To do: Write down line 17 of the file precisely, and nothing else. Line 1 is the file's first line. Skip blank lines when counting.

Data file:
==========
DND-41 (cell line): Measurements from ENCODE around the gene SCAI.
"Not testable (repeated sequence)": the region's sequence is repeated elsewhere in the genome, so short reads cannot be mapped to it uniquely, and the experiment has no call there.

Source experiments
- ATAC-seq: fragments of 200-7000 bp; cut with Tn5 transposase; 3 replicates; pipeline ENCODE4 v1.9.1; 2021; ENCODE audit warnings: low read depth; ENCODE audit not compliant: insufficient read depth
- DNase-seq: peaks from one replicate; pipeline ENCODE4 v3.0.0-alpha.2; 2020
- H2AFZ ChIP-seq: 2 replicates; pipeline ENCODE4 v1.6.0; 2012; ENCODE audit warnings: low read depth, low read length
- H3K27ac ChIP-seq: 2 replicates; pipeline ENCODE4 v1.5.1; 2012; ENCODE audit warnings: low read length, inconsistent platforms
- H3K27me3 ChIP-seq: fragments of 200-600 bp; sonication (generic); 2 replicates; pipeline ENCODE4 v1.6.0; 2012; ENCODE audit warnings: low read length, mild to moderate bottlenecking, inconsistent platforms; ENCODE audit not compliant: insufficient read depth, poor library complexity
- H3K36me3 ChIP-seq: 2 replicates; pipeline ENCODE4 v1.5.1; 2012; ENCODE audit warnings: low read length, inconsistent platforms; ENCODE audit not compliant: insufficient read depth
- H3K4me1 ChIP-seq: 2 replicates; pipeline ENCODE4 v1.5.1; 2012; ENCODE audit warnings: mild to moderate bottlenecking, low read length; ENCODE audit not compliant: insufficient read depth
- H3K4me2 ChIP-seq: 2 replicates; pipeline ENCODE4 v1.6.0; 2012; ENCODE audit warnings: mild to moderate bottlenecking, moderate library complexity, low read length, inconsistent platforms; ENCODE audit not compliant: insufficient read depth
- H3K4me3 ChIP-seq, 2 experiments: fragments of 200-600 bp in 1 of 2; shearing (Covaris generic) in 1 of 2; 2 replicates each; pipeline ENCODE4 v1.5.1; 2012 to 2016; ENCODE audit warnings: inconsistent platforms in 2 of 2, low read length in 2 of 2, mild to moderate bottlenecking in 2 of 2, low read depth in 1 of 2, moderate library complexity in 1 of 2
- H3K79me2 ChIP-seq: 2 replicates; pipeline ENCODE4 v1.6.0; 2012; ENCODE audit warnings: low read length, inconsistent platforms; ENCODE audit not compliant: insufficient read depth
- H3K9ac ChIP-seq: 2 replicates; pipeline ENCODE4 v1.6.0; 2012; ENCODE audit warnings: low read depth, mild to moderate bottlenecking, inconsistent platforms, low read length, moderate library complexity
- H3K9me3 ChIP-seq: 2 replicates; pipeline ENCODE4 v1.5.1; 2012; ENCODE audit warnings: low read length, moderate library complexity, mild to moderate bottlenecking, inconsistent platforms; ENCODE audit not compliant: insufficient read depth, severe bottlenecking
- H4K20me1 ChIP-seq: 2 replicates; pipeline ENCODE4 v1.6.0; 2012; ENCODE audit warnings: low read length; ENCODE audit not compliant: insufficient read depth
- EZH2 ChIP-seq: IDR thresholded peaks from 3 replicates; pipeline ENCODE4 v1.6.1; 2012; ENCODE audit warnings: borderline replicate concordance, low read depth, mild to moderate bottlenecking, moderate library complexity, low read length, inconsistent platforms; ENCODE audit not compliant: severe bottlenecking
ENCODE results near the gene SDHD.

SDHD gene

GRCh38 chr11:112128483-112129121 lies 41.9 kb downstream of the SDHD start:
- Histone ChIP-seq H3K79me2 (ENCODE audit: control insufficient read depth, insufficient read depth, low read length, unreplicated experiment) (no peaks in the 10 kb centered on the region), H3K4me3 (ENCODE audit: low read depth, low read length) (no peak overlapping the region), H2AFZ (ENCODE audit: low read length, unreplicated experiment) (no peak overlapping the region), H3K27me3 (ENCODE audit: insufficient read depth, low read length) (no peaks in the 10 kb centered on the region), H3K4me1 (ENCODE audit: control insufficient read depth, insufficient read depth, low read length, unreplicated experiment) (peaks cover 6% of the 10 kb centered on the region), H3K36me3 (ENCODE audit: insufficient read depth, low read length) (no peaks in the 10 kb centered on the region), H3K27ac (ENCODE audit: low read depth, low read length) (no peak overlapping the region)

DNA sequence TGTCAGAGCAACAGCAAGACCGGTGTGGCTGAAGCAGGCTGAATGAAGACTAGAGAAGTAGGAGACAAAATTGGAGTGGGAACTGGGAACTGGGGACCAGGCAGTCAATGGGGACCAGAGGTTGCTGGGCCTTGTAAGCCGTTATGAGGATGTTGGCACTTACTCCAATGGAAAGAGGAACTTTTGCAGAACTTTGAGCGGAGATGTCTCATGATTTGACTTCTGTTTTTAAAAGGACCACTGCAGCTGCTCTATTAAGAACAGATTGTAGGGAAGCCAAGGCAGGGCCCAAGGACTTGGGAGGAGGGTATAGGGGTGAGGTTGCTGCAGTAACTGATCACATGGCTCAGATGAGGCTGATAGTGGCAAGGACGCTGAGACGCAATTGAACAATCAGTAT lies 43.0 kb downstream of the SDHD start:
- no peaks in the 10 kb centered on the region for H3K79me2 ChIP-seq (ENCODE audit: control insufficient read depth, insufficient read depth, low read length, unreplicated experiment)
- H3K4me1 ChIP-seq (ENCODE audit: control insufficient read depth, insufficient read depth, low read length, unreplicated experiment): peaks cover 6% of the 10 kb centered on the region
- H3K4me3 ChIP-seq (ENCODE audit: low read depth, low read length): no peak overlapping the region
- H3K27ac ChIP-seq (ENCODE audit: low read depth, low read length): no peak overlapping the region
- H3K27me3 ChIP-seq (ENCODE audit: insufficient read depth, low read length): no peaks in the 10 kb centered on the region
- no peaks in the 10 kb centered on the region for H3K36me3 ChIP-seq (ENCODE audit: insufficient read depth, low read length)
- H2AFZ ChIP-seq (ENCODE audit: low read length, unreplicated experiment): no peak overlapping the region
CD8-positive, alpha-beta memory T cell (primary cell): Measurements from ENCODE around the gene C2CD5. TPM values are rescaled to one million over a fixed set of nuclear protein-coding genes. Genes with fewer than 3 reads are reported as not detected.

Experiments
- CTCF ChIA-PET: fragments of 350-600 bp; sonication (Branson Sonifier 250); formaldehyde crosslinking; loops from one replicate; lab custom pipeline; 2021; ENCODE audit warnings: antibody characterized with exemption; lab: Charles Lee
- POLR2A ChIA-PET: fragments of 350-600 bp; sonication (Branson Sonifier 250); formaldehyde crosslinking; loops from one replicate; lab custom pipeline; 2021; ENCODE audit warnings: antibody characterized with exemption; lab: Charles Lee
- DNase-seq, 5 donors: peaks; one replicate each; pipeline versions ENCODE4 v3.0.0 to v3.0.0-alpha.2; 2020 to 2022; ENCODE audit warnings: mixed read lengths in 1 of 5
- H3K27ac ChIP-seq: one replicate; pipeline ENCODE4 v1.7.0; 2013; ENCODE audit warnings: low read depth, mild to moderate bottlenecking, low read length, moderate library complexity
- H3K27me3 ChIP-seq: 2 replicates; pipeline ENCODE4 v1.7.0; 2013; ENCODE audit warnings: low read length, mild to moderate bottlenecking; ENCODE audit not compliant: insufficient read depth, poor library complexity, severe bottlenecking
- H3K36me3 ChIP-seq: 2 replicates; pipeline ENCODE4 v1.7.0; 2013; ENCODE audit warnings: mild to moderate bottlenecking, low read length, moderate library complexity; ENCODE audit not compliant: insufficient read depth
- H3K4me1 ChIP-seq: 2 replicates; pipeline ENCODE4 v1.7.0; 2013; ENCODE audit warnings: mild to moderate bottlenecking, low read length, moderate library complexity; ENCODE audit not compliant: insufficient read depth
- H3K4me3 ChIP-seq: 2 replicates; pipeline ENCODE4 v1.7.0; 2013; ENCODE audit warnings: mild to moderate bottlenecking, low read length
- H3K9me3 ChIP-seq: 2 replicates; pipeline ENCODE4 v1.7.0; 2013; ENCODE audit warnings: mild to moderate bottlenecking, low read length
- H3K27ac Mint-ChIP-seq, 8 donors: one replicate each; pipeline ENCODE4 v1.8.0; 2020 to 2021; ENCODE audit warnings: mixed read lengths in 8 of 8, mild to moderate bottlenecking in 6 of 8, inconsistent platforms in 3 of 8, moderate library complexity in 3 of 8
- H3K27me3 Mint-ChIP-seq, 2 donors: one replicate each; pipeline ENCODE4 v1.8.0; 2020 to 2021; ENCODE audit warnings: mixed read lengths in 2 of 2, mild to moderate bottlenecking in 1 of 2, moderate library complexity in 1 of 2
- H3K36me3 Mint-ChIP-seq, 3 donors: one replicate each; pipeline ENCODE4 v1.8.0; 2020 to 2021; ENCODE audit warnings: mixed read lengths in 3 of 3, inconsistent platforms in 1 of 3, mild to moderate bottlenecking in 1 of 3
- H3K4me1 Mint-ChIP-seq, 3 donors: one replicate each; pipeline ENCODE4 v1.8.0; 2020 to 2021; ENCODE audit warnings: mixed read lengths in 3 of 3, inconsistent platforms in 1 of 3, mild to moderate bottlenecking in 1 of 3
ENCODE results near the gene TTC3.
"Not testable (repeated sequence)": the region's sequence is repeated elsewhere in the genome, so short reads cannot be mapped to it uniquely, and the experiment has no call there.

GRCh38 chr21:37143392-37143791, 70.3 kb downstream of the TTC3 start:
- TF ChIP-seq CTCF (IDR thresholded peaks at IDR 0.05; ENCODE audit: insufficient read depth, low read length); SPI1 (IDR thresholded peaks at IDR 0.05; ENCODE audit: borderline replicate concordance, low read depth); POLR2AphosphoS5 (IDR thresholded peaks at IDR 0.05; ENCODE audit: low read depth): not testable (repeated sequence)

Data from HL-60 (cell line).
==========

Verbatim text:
- EZH2 ChIP-seq: IDR thresholded peaks from 3 replicates; pipeline ENCODE4 v1.6.1; 2012; ENCODE audit warnings: borderline replicate concordance, low read depth, mild to moderate bottlenecking, moderate library complexity, low read length, inconsistent platforms; ENCODE audit not compliant: severe bottlenecking